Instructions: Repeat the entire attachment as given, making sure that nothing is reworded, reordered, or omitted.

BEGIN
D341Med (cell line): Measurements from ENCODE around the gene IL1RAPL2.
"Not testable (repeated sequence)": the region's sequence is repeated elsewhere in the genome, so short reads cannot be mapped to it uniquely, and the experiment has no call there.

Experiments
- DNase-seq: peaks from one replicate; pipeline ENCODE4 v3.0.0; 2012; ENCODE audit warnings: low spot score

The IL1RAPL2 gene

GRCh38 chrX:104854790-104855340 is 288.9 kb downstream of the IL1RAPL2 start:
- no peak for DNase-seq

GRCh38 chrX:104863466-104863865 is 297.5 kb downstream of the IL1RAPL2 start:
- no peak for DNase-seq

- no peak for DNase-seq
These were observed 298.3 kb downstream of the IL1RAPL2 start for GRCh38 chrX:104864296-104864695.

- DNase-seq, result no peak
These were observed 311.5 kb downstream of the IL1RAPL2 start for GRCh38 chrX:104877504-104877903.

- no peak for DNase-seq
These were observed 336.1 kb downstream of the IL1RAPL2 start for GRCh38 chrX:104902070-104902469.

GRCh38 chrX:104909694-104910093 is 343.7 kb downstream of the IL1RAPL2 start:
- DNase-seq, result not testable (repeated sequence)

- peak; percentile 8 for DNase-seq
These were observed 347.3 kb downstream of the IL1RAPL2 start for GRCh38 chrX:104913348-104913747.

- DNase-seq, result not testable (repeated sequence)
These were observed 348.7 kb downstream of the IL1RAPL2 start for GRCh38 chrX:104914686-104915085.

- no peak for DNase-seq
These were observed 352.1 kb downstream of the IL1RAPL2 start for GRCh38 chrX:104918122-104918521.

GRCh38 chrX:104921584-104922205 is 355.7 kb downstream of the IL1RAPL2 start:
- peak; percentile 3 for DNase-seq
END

D341Med (cell line): Measurements from ENCODE around the gene IL1RAPL2.
"Not testable (repeated sequence)": the region's sequence is repeated elsewhere in the genome, so short reads cannot be mapped to it uniquely, and the experiment has no call there.

Experiments
- DNase-seq: peaks from one replicate; pipeline ENCODE4 v3.0.0; 2012; ENCODE audit warnings: low spot score

The IL1RAPL2 gene

GRCh38 chrX:104854790-104855340 is 288.9 kb downstream of the IL1RAPL2 start:
- no peak for DNase-seq

GRCh38 chrX:104863466-104863865 is 297.5 kb downstream of the IL1RAPL2 start:
- no peak for DNase-seq

- no peak for DNase-seq
These were observed 298.3 kb downstream of the IL1RAPL2 start for GRCh38 chrX:104864296-104864695.

- DNase-seq, result no peak
These were observed 311.5 kb downstream of the IL1RAPL2 start for GRCh38 chrX:104877504-104877903.

- no peak for DNase-seq
These were observed 336.1 kb downstream of the IL1RAPL2 start for GRCh38 chrX:104902070-104902469.

GRCh38 chrX:104909694-104910093 is 343.7 kb downstream of the IL1RAPL2 start:
- DNase-seq, result not testable (repeated sequence)

- peak; percentile 8 for DNase-seq
These were observed 347.3 kb downstream of the IL1RAPL2 start for GRCh38 chrX:104913348-104913747.

- DNase-seq, result not testable (repeated sequence)
These were observed 348.7 kb downstream of the IL1RAPL2 start for GRCh38 chrX:104914686-104915085.

- no peak for DNase-seq
These were observed 352.1 kb downstream of the IL1RAPL2 start for GRCh38 chrX:104918122-104918521.

GRCh38 chrX:104921584-104922205 is 355.7 kb downstream of the IL1RAPL2 start:
- peak; percentile 3 for DNase-seq